The Caribbean is a popular destination for those wanting to escape to an island oasis and natural paradise. With over 115 islands including Puerto Rico, Jamaica and Cuba, this tropical environment has several types of rich soil that help support plant life, animals and the rest of the ecosystem. It is important to know the most common soil types, whether you are trying to landscape or understand the composition of the islands better.
Cristal soil is not as pristine as the name makes it sound. This soil is usually in coves or on slopes and has layers that stack deep and prevent proper drainage. It is full of clay and loam, with several layers of different types of clay which range in color from gray to brown to tan. Underneath these layers about 2 feet down, the clay mixes with gravel and appears yellow. About 5 feet down from this is a reddish clay thick with loam, more so than any of the other layers. This type of soil is not adequate for growing much of anything unless you add proper drainage materials to it.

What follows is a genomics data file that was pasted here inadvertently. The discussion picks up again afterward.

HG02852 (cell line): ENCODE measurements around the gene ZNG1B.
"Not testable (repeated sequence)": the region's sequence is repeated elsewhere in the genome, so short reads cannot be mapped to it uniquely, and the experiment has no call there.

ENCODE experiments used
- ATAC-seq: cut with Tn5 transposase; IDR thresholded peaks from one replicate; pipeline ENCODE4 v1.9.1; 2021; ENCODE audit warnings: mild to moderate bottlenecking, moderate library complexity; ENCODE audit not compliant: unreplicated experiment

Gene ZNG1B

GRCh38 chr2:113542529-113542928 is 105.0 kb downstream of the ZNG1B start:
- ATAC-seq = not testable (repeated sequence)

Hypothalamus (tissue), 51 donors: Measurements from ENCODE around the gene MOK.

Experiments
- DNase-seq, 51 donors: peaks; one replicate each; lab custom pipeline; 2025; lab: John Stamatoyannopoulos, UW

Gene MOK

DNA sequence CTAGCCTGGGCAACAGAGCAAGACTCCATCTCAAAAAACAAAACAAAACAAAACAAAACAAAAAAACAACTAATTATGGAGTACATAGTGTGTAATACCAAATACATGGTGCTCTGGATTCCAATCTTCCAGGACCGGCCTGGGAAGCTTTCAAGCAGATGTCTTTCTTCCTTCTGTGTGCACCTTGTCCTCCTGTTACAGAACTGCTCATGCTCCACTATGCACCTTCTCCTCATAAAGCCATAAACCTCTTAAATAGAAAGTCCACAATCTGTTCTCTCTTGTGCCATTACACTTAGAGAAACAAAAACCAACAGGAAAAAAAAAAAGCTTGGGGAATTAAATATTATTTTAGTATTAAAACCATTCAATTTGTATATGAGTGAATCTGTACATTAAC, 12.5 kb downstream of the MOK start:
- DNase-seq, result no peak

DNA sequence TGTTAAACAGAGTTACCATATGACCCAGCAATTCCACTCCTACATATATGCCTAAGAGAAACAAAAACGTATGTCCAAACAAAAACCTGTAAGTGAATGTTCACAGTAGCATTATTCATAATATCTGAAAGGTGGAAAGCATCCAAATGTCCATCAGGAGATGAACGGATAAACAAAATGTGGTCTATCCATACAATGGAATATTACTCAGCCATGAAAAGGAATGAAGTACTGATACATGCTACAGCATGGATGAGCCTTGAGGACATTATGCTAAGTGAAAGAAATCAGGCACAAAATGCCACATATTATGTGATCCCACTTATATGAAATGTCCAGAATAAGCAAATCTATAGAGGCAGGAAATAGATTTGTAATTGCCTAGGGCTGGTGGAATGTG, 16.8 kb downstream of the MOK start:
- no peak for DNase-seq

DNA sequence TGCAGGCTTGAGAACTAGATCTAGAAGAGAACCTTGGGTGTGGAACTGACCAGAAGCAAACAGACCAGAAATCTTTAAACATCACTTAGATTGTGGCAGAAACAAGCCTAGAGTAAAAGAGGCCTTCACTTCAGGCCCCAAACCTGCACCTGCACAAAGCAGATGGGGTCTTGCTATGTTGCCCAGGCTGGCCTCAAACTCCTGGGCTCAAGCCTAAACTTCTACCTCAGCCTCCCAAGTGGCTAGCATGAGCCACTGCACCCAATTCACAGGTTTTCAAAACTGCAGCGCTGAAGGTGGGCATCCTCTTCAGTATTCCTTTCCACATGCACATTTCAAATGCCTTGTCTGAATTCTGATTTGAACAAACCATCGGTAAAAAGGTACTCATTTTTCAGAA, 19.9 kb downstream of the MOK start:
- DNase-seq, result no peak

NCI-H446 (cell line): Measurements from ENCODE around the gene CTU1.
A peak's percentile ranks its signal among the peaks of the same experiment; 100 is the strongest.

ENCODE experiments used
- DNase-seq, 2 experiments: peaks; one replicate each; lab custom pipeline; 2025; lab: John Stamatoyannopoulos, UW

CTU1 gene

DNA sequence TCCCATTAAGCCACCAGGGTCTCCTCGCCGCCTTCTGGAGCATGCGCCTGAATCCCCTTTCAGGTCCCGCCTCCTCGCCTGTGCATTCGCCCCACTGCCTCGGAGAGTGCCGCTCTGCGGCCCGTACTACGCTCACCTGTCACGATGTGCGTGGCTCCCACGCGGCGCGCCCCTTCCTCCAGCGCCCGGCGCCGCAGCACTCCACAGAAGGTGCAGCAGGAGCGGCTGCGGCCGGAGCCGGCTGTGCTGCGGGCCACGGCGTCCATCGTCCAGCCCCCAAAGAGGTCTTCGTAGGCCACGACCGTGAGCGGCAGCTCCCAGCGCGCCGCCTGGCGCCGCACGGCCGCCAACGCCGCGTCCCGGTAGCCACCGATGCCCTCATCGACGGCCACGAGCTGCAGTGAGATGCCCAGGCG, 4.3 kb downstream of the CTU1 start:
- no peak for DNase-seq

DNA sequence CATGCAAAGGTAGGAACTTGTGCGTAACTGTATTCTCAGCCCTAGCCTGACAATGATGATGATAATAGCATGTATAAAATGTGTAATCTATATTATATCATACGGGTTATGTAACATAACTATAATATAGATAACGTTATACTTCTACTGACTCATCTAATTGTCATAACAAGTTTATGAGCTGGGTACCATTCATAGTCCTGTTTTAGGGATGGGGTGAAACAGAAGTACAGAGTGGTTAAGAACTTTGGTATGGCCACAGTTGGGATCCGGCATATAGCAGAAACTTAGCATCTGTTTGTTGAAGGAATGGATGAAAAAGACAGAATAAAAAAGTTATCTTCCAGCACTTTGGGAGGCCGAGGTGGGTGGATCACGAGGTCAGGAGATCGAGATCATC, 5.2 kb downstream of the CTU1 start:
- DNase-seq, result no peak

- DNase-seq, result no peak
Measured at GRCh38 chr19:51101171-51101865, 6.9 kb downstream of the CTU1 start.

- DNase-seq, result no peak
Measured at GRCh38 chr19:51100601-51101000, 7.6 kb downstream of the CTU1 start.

Zarzal soil is ideal for gardening and landscaping, as it drains well, is found commonly on mountainsides and layers deeply. The dark red hue on the surface of the soil makes this type of soil easy to identify. Although this soil is composed of a lot of clay, it is loose so it can properly drain. About 3 feet underneath the first layer, a brownish yellow clay is present for almost an additional 6 feet. The layers' color ranges from yellow to brown to gray.
This type of soil is commonly on ridges and hillsides, with a silty texture and dark chocolate brown color for about 4 inches. The next subsoil layer is about a foot thick, silty with chunks of clay and is a yellow color. The layers stay a consistent texture of silt and clay, but with varying colors of red and bright yellow up to 6 feet deep.